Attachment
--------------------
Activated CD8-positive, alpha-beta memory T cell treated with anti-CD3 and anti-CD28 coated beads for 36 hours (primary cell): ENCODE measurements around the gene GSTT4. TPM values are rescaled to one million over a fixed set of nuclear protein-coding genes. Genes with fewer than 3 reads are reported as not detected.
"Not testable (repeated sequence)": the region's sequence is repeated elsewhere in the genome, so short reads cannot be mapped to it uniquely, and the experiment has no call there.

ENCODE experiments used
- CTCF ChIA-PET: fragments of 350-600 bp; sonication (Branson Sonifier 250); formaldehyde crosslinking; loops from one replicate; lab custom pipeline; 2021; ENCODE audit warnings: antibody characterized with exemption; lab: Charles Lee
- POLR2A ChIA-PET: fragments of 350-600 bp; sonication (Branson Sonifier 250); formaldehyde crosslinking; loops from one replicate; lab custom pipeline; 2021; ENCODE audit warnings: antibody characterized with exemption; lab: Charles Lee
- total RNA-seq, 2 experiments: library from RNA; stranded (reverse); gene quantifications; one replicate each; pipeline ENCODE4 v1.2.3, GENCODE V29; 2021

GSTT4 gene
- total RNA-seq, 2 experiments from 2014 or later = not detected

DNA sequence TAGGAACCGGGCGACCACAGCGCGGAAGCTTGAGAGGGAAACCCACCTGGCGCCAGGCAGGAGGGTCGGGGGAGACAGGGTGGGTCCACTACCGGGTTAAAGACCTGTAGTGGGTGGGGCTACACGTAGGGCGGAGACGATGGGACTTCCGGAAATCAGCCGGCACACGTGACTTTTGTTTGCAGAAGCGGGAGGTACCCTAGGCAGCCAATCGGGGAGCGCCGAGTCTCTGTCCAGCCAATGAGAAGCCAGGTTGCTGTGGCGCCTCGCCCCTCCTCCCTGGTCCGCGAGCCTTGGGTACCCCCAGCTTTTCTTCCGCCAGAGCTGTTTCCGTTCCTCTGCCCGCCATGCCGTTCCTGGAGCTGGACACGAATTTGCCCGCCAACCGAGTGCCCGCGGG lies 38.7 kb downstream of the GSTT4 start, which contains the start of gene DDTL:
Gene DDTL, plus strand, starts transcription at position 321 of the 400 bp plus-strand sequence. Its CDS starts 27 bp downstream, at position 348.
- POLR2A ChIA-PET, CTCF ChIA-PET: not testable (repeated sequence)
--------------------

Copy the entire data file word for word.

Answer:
Activated CD8-positive, alpha-beta memory T cell treated with anti-CD3 and anti-CD28 coated beads for 36 hours (primary cell): ENCODE measurements around the gene GSTT4. TPM values are rescaled to one million over a fixed set of nuclear protein-coding genes. Genes with fewer than 3 reads are reported as not detected.
"Not testable (repeated sequence)": the region's sequence is repeated elsewhere in the genome, so short reads cannot be mapped to it uniquely, and the experiment has no call there.

ENCODE experiments used
- CTCF ChIA-PET: fragments of 350-600 bp; sonication (Branson Sonifier 250); formaldehyde crosslinking; loops from one replicate; lab custom pipeline; 2021; ENCODE audit warnings: antibody characterized with exemption; lab: Charles Lee
- POLR2A ChIA-PET: fragments of 350-600 bp; sonication (Branson Sonifier 250); formaldehyde crosslinking; loops from one replicate; lab custom pipeline; 2021; ENCODE audit warnings: antibody characterized with exemption; lab: Charles Lee
- total RNA-seq, 2 experiments: library from RNA; stranded (reverse); gene quantifications; one replicate each; pipeline ENCODE4 v1.2.3, GENCODE V29; 2021

GSTT4 gene
- total RNA-seq, 2 experiments from 2014 or later = not detected

DNA sequence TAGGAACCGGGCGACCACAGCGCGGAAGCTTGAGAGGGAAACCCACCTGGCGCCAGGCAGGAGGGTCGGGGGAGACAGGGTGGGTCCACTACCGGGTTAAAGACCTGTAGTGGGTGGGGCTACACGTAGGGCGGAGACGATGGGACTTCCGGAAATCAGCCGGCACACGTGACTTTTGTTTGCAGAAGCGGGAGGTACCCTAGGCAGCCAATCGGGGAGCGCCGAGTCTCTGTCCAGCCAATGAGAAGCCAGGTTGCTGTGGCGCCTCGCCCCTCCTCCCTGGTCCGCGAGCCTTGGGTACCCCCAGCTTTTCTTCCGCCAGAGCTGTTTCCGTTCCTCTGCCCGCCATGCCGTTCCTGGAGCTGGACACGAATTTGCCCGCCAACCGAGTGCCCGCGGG lies 38.7 kb downstream of the GSTT4 start, which contains the start of gene DDTL:
Gene DDTL, plus strand, starts transcription at position 321 of the 400 bp plus-strand sequence. Its CDS starts 27 bp downstream, at position 348.
- POLR2A ChIA-PET, CTCF ChIA-PET: not testable (repeated sequence)